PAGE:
A shortage of special education aides has gripped the county’s special education programs in recent weeks, as the county Office of Education faces another year of cutbacks.
As many as 15 vacant positions went unfilled at one point, forcing the district to pull aides from classes comprised of the less severely disabled to handle those who require feeding tubes, diaper changing or exhibit aggressive behavior, according to Carol Harriman, senior special education administrator for the county Office of Education.
County Superintendent Jean Holbrook characterized the shortage as a “crisis,” but said additional substitutes have recently been added to the county’s call list following aggressive recruiting.
“In the worst case scenarios, there was a vacant para-educator [or special education aide] position and no substitute to put into that position,” Harriman told The Examiner.
Several factors have caused the shortage. Absenteeism of about 30 percent has plagued full-time para-educators this school year, but it was a lack of active substitutes that was the immediate cause of the 15 vacancies that occurred in late October through early November, said Tina Dress, co-president of the San Mateo Teachers Association.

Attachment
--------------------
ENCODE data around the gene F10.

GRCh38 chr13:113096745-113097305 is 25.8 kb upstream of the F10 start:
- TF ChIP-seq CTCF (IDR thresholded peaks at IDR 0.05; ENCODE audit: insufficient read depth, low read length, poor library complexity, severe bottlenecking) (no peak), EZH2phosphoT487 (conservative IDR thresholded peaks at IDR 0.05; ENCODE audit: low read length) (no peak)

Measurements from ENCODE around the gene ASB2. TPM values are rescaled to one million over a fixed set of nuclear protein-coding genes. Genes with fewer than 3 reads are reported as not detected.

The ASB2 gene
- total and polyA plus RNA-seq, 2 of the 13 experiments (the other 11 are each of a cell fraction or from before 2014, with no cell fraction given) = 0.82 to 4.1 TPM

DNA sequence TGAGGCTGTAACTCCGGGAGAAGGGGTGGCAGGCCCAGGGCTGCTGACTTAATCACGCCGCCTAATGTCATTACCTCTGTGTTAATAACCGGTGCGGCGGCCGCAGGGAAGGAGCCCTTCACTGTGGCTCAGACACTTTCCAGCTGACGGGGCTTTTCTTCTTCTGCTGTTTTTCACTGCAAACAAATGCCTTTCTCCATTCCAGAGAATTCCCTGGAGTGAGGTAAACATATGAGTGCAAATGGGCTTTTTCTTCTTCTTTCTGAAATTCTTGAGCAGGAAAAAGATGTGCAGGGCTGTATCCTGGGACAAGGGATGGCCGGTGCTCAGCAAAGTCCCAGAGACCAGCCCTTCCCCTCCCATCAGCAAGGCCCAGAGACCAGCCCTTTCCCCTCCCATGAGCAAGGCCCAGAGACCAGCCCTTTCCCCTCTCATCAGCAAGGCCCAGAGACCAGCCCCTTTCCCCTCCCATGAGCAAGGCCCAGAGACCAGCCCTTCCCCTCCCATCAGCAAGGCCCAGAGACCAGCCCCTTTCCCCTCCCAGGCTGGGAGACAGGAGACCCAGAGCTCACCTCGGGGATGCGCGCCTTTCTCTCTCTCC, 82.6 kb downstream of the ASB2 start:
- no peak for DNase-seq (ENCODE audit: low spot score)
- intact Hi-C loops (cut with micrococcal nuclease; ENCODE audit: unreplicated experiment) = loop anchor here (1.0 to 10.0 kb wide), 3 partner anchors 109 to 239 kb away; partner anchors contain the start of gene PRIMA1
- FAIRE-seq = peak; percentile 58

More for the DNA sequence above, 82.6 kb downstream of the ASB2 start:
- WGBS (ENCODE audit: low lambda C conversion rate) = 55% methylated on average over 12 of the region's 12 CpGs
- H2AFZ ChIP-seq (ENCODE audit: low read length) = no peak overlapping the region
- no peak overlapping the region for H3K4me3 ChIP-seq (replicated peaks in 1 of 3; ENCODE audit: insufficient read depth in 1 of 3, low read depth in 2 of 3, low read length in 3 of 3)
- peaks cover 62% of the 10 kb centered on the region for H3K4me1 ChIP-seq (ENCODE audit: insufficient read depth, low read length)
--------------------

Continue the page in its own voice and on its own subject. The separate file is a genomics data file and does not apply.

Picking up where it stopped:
“Many of the para-educators have two jobs, so we haven’t been able to have a full load,” Dress said.
The county has about 260 full-time para-educators, assigned to help teachers manage the county’s disabled students, according to Glenn Siegel, human resources director for the county Office of Education. There are about 55 to 60 active substitutes any one time, Siegel said.
Since the crisis, the county has added about 19 new substitutes to its call list, closing the gap, Siegel said. Union leaders, however, say there are still some shortages.
Job insecurity is compounding the problem, Dress said. Many teachers and aides are tired of weathering downsizing in the special education program, which has gone from 105 classes in 2004-05 to 83 in 2006-07, said Janice Pellizzari, co-president of the San Mateo Teachers Association.
Last year, the county Office of Education slashed about 25 special education positions. Another 27 staff were laid off in 2005, according to officials.
The cuts are making new recruits harder to come by, Pellizzari said.
“Some teachers are concerned the county is getting out of the business of special education,” Dress said. The Office of Education, however, says that isn’t the case.
The layoffs come after new state funding formulas issued last year prompted more local districts to start providing more special education classes themselves rather than contract with the county in hopes of saving money, officials said.
The result is that more and more county administrators and staff are being pulled away from the Office of Education, Dress said.
In some cases the strategy of shifting special education resources to local districts to save money appears to be working, but not in all.
“It’s looking like it may be more of a wash,” said John Thompson, assistant superintendent of personnel services for the South San Francisco Unified School District. His district took back one special education class from the county in the current year, and plans to take more back in the year ahead.